On a cloudy, rainy and windswept day, the Detroit Public School League (PSL) football championships commenced at William Hill Field on the campus of Renaissance High School. Doing battle were Central vs. Fredrick Douglass and Martin Luther King Jr. versus Cody.
When the referees ran off the field and pocketed their whistles and flags, standing in the middle of the field celebrating championships were Central and King.
For Central (8-1) it was a celebration that was a long time coming. The Trailblazers last won a PSL football title in 1972 where they outlasted King 8-0.
Central last played in a title game in 1983, and, ironically its coach, Eric Smith, played on that team that was coached by the late Woodrow “Woody” Thomas, and they lost to Bernard Hall and Henry Ford in a memorable PSL title contest.
It was a long time coming, but Smith and his Trailblazers found redemption with a 14-6 win over Douglass (6-2) and its coach Andre Harlan in the PSL Division B title game.
It was a closely matched contest as Douglass took an early 6-0 lead that could have been even greater if not for a couple dropped passes in the first half.
“Central earned the win,” said Harlan, “but we made a too many mistakes that hurt our chances. We had our opportunities and it hurts to see them celebrate. The bottom line is we have come a long way and we still have a ways to go to get to the level we expect.”
With only a little more than three minutes left in the first half, a trick play produced Central’s first score. Quarterback Devote Brown threw a lateral to Jaylyn Massenberg that hit the ground, but he picked it up and threw a bomb to Maurice Casteel and he out fought a Douglass defender for the ball and the result was 75-yard touchdown. The Trailblazers made the two-point conversation and held an 8-6 lead throughout the defensive struggle.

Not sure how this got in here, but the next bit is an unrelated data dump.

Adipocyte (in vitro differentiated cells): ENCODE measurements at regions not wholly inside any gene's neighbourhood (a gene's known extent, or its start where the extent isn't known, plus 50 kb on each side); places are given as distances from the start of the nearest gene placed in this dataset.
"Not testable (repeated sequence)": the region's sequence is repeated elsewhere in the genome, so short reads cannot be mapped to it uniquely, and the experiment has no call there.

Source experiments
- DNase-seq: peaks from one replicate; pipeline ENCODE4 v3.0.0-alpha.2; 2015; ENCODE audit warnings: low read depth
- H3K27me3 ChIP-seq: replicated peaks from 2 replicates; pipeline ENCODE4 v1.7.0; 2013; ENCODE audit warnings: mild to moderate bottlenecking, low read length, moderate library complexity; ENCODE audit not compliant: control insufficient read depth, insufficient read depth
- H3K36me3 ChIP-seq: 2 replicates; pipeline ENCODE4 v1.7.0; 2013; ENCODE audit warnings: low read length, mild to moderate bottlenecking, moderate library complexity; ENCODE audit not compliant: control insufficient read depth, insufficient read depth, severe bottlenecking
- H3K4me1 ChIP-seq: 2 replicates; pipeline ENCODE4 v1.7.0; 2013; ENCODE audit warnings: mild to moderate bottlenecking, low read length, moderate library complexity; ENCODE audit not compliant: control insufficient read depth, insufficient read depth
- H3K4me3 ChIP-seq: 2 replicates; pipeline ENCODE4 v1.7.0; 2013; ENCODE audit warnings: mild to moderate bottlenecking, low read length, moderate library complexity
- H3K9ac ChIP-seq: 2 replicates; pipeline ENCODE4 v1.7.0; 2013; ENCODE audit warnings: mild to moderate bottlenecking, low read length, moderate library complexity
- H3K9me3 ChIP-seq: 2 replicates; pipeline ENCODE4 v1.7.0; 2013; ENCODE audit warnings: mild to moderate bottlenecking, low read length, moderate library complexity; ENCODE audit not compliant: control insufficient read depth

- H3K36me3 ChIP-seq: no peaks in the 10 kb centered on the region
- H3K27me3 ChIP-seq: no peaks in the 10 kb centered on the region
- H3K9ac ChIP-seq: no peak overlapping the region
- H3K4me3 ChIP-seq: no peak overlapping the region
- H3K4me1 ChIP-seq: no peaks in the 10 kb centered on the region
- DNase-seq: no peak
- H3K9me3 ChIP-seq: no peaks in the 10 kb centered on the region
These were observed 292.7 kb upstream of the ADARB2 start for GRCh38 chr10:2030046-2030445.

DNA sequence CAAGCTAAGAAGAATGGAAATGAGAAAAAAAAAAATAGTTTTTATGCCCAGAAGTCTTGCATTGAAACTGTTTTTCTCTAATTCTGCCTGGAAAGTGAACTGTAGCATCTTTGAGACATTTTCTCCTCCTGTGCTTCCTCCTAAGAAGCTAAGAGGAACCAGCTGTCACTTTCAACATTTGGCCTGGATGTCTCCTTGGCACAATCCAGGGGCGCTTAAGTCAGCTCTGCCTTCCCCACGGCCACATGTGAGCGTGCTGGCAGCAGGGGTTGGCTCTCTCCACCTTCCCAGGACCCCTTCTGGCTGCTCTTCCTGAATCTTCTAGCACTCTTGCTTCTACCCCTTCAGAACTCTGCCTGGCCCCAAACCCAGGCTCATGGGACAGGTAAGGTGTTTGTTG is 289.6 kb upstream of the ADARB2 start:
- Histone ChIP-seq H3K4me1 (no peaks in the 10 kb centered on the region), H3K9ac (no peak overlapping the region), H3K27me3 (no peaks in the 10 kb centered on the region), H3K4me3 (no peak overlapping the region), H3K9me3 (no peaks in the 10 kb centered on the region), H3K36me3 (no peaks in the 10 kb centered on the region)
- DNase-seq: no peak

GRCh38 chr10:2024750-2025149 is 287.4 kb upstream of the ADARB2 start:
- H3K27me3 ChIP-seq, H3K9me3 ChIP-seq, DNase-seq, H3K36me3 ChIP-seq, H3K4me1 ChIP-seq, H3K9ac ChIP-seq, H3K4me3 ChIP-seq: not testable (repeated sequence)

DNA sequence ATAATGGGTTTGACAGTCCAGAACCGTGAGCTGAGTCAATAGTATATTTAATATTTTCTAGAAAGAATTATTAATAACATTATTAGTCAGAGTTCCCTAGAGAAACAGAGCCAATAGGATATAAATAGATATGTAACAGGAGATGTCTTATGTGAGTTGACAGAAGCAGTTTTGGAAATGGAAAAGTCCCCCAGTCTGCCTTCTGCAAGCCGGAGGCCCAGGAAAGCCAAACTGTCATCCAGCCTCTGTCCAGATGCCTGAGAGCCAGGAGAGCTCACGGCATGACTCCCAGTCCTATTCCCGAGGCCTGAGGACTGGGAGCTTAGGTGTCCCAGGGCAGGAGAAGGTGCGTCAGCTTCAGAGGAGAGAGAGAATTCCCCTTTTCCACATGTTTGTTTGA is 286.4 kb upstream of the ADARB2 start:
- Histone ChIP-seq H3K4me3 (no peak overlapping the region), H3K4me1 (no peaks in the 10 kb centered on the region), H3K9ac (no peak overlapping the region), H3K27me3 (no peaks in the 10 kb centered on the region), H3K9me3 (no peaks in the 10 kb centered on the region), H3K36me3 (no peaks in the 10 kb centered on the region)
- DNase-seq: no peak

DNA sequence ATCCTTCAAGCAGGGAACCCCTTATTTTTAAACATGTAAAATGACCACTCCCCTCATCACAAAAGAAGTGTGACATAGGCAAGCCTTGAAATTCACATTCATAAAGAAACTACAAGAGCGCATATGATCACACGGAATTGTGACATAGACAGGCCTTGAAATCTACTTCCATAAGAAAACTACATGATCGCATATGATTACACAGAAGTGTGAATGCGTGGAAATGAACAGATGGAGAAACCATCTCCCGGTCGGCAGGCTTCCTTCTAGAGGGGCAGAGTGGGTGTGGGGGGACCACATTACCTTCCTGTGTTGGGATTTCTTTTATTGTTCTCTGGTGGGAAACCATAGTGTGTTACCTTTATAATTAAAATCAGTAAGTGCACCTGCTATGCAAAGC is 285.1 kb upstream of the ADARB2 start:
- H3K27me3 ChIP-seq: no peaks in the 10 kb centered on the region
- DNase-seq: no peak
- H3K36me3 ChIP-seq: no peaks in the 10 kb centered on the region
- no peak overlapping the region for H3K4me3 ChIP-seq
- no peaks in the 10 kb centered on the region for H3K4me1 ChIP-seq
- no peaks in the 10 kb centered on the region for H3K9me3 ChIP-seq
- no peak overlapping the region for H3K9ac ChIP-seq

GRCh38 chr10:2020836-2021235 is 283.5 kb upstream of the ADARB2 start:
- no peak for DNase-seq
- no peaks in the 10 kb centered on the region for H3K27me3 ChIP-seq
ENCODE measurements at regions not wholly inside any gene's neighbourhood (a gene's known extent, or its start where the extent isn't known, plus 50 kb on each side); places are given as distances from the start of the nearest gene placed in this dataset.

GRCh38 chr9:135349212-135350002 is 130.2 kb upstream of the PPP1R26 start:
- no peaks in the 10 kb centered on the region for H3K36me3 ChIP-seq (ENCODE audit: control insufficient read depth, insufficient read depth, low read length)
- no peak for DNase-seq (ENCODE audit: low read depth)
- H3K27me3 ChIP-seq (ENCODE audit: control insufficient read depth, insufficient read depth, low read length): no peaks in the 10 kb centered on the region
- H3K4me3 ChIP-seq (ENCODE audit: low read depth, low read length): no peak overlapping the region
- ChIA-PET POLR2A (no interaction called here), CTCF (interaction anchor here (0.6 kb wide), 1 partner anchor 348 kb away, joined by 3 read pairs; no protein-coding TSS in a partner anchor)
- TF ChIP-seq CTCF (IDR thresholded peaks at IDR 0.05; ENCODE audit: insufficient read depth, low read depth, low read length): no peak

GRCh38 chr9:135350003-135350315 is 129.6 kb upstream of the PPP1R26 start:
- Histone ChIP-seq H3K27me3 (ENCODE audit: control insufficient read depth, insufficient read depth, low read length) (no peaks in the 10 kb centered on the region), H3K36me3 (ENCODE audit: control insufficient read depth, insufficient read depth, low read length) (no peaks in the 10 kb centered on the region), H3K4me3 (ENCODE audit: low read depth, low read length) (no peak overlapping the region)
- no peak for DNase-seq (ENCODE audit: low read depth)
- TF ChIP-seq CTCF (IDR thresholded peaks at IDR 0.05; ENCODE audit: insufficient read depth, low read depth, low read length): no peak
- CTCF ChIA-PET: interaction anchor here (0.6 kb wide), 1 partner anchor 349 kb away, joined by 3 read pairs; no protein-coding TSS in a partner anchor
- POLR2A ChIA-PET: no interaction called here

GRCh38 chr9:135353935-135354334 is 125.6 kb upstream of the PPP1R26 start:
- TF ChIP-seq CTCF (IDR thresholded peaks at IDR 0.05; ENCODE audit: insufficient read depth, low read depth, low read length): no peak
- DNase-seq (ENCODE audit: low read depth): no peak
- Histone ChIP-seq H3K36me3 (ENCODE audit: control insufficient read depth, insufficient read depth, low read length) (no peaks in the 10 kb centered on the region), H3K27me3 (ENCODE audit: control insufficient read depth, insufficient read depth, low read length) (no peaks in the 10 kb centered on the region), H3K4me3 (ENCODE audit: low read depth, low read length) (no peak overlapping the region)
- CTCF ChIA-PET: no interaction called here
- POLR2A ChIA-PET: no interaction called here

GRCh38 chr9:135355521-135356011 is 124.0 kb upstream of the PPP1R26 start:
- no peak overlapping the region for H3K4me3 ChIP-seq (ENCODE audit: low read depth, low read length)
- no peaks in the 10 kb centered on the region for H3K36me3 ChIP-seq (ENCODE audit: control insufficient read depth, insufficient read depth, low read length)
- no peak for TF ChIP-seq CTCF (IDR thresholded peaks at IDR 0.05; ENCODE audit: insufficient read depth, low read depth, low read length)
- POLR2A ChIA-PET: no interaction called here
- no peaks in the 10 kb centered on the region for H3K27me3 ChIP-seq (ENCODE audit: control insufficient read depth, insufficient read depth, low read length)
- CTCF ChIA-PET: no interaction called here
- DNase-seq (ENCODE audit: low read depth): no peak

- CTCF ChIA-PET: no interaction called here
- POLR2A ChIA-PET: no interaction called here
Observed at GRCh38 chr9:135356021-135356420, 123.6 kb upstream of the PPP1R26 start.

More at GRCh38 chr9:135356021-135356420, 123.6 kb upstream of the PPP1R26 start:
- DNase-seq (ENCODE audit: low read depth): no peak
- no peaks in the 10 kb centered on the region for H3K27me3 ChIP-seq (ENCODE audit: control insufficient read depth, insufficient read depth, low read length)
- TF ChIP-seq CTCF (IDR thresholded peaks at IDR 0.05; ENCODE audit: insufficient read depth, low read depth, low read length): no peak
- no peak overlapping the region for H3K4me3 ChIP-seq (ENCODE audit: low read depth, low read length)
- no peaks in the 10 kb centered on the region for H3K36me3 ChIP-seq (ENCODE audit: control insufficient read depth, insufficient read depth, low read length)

“I’m not surprised we won,” junior defensive and offensive tackle Eric Crume said. “We put in the work in practice and we were well prepared.”
Added senior linebacker and fullback Ramon Stokes: “It feels great to be in this position. I could tell from our effort all year that this team could get it done, and, we did.”
Senior offensive and defensive back Darnell Marshall understood that history had been made.
“Hey!” he exclaimed. “It’s been 37-years since this school has won a title, and we are the team that made it happen again.”
Smith said at the end it was divine intervention. With about one minute left in the game, the sun suddenly broke through and Brown tossed a 25-yard touchdown pass to Massenberg with 30 seconds left to put the game on ice.
“Did you see the sky open up and the sun come out?” Smith questioned me. “I knew it was coach (Thomas) and my dad looking down on us. They shined their light on us one last time and I could feel them.”
Douglass’ only score came on a 56-yard punt return by Marquise Phillips in the first half.
In the PSL Division A championship King (7-2) held on to overcome a gallant Cody squad, 19-14.
All held their breath in anticipation of what many considered one of the better title contest in recent years, King versus undefeated and defending champion Southeastern. But a supposedly ineligible players knocked out the Jungaleers and gave Cody its first ever PSL title appearance.
The Comets took advantage of the gift and gave King all it could handle. They were prepare and tough.
“I give a lot of credit to Cody,” King’s coach Dale Harvel said. “This was the most physical game we have played all year. Guys were flying around and putting their hat on the ball, this was a tough game.”
King sophomore running back Dennis Norfleet’s 2-yard touchdown run in the second quarter opened the scoring for King. Before one could say hallelujah, Robert Daniels returned an interception 9 yards for another King score.